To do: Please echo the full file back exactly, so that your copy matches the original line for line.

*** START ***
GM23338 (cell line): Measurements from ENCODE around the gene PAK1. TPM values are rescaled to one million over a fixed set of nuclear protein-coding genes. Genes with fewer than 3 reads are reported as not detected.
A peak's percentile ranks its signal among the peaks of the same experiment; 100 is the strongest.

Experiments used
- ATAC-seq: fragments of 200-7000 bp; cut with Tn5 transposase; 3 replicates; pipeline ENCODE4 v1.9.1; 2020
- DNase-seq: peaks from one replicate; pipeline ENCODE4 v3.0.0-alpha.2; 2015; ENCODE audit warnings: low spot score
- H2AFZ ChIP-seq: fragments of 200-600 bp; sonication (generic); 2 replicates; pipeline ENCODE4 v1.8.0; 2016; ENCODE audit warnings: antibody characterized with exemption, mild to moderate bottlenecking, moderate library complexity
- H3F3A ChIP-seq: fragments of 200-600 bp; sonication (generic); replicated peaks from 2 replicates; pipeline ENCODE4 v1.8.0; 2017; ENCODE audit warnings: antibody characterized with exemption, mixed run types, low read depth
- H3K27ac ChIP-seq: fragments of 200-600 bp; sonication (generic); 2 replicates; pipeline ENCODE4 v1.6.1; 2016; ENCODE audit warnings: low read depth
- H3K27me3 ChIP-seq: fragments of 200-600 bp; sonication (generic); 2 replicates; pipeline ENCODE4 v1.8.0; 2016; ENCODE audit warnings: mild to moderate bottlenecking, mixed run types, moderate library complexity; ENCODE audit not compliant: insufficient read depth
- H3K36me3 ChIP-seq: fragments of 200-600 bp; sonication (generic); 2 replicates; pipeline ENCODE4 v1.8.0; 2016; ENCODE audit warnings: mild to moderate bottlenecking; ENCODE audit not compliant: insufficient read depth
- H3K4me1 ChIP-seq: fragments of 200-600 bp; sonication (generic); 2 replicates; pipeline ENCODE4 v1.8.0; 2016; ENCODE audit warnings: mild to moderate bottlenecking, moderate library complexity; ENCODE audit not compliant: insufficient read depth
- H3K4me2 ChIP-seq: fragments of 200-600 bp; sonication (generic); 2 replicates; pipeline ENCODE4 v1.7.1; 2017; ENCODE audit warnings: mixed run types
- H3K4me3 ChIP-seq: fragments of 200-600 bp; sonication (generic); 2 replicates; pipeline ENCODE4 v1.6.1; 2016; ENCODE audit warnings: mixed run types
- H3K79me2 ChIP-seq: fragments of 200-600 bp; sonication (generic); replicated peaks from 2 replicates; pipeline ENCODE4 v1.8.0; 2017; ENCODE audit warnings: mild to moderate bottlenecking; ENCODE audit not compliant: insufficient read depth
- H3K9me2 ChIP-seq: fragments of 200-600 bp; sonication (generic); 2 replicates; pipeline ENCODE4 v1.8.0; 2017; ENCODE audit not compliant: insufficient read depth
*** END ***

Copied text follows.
GM23338 (cell line): Measurements from ENCODE around the gene PAK1. TPM values are rescaled to one million over a fixed set of nuclear protein-coding genes. Genes with fewer than 3 reads are reported as not detected.
A peak's percentile ranks its signal among the peaks of the same experiment; 100 is the strongest.

Experiments used
- ATAC-seq: fragments of 200-7000 bp; cut with Tn5 transposase; 3 replicates; pipeline ENCODE4 v1.9.1; 2020
- DNase-seq: peaks from one replicate; pipeline ENCODE4 v3.0.0-alpha.2; 2015; ENCODE audit warnings: low spot score
- H2AFZ ChIP-seq: fragments of 200-600 bp; sonication (generic); 2 replicates; pipeline ENCODE4 v1.8.0; 2016; ENCODE audit warnings: antibody characterized with exemption, mild to moderate bottlenecking, moderate library complexity
- H3F3A ChIP-seq: fragments of 200-600 bp; sonication (generic); replicated peaks from 2 replicates; pipeline ENCODE4 v1.8.0; 2017; ENCODE audit warnings: antibody characterized with exemption, mixed run types, low read depth
- H3K27ac ChIP-seq: fragments of 200-600 bp; sonication (generic); 2 replicates; pipeline ENCODE4 v1.6.1; 2016; ENCODE audit warnings: low read depth
- H3K27me3 ChIP-seq: fragments of 200-600 bp; sonication (generic); 2 replicates; pipeline ENCODE4 v1.8.0; 2016; ENCODE audit warnings: mild to moderate bottlenecking, mixed run types, moderate library complexity; ENCODE audit not compliant: insufficient read depth
- H3K36me3 ChIP-seq: fragments of 200-600 bp; sonication (generic); 2 replicates; pipeline ENCODE4 v1.8.0; 2016; ENCODE audit warnings: mild to moderate bottlenecking; ENCODE audit not compliant: insufficient read depth
- H3K4me1 ChIP-seq: fragments of 200-600 bp; sonication (generic); 2 replicates; pipeline ENCODE4 v1.8.0; 2016; ENCODE audit warnings: mild to moderate bottlenecking, moderate library complexity; ENCODE audit not compliant: insufficient read depth
- H3K4me2 ChIP-seq: fragments of 200-600 bp; sonication (generic); 2 replicates; pipeline ENCODE4 v1.7.1; 2017; ENCODE audit warnings: mixed run types
- H3K4me3 ChIP-seq: fragments of 200-600 bp; sonication (generic); 2 replicates; pipeline ENCODE4 v1.6.1; 2016; ENCODE audit warnings: mixed run types
- H3K79me2 ChIP-seq: fragments of 200-600 bp; sonication (generic); replicated peaks from 2 replicates; pipeline ENCODE4 v1.8.0; 2017; ENCODE audit warnings: mild to moderate bottlenecking; ENCODE audit not compliant: insufficient read depth
- H3K9me2 ChIP-seq: fragments of 200-600 bp; sonication (generic); 2 replicates; pipeline ENCODE4 v1.8.0; 2017; ENCODE audit not compliant: insufficient read depth